Step 2: BSDF_Glass

Implement refract and BSDF_Glass::scatter().

Glass is a material that can both reflect and transmit light. As discussed in class, the fraction of light that is reflected vs. transmitted is governed by the dielectric (non-conductive) Fresnel equations. To simulate this, we may sample in_dir from either reflection or refraction with probability proportional to the Fresnel reflectance. For example, if the Fresnel reflectance is \(0.9\), then you should generate a reflected ray 90% of the time. Note that instead of computing the full Fresnel equations, you have the option to use Schlick’s approximation instead.

In the description below, \(\eta_i\) and \(\theta_i\) refer to the index of refraction of the medium containing the incoming ray and the angle of that ray with respect to the boundary surface normal. \(\eta_t\) and \(\theta_t\) refer to the index of refraction of the new medium and the angle to the boundary normal of the transmitted ray.

The Fresnel equations state that reflection from a surface is a function of the surface’s index of refraction and the polarity of the incoming light. Since our renderer doesn’t account for polarity, we’ll apply a common approximation of averaging the reflectance of light polarized in perpendicular and parallel directions:

$$F_r = \frac{1}{2}(r^2_{\parallel}+r^2_{\perp})$$

The parallel and perpendicular terms are given by:

$$r_{\parallel} = \frac{\eta_t\cos(\theta_i) - \eta_i\cos(\theta_t)}{\eta_t\cos(\theta_i)+\eta_i\cos(\theta_t)}$$ $$r_{\perp} = \frac{\eta_i\cos(\theta_i) - \eta_t\cos(\theta_t)}{\eta_i\cos(\theta_i)+\eta_t\cos(\theta_t)}$$

Therefore, for a dielectric material, the fraction of reflected light will be given by \(F_r\), and the amount of transmitted light will be given by \(1-F_r\).

Alternatively, you may compute \(F_r\) using Schlick’s approximation.

Distribution Function for Transmitted Light

Although we described the BRDF for perfect specular reflection in class, we did not discuss the distribution function for transmitted light. Unlike reflection, refraction “spreads” or “condenses” a differential beam of light. Hence, a refraction event should change the radiance along a ray.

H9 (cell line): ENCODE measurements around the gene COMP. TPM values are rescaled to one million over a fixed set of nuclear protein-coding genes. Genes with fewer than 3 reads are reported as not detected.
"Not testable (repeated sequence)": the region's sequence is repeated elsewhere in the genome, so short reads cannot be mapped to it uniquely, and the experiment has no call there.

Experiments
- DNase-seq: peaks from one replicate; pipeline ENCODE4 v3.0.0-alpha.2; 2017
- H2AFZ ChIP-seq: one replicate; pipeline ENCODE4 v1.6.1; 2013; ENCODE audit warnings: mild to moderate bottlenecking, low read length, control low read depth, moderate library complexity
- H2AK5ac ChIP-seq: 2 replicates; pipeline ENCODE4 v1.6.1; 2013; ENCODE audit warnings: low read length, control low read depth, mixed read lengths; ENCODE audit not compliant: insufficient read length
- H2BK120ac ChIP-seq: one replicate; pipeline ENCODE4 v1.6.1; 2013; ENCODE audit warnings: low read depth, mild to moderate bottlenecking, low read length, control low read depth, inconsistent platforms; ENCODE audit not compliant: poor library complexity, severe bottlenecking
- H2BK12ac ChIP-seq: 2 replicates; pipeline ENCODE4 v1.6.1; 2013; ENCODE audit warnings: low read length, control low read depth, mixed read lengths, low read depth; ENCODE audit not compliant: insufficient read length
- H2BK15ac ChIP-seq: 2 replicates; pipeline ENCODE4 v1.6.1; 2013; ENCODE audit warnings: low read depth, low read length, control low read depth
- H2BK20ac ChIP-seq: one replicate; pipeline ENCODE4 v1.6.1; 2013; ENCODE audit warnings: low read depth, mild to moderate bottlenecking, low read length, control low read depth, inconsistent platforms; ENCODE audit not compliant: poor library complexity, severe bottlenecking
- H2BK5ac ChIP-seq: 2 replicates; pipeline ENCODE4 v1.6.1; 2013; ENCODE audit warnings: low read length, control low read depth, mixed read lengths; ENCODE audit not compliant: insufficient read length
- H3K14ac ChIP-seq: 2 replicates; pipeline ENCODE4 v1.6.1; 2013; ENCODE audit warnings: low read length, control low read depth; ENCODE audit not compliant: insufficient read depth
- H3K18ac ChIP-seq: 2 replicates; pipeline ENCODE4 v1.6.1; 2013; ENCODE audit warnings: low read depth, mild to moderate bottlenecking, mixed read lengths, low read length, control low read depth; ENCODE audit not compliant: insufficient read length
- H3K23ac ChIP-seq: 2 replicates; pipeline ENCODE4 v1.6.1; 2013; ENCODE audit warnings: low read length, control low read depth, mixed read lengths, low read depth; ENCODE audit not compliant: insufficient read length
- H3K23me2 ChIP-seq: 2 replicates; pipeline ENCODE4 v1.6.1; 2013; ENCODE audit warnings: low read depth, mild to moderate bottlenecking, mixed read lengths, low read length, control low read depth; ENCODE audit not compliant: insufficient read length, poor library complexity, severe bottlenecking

After using Snell’s Law to find the direction of refracted rays, compute the BSDF attenuation using the distribution function found in Pharr, Jakob, and and Humphries’s book Physically Based Rendering. It also includes a derivation based Snell’s Law and the relation \(d\Phi_t = (1-F_r)d\Phi_i\). Of course, you are more than welcome to attempt a derivation on your own!


Tips

  • Check your sphere intersection code, as you may have bugs there that were not exposed by rendering Lambertian spheres in Task 4.
  • Check the behavior of your refract function when index_of_refraction = 1.f. This should not change the transmitted direction, hence make the glass sphere transparent.
  • Test reflection and refraction separately, i.e. ignore the Fresnel coefficient and only refract or reflect. Once you’ve verified that those are correct, then go ahead and reintroduce the Fresnel coefficient and split rays between reflection and refraction.

Reference Results

When you are done, you will be able to render images with specular materials, like the Cornell Box with a metal and glass sphere (cbox.dae, 1024 samples, max depth 8):


Extra Credit

  • Add a more advanced parameterized BSDF, such as Blinn-Phong, GGX, or Disney. More information about evaluating and sampling each of these distributions can be found in Physically Based Rendering chapters 8 & 9.
  • Add textures (either procedural or mapped) defining spatially varying BSDF attributes within an object. Refer to Physically Based Rendering chapter 10.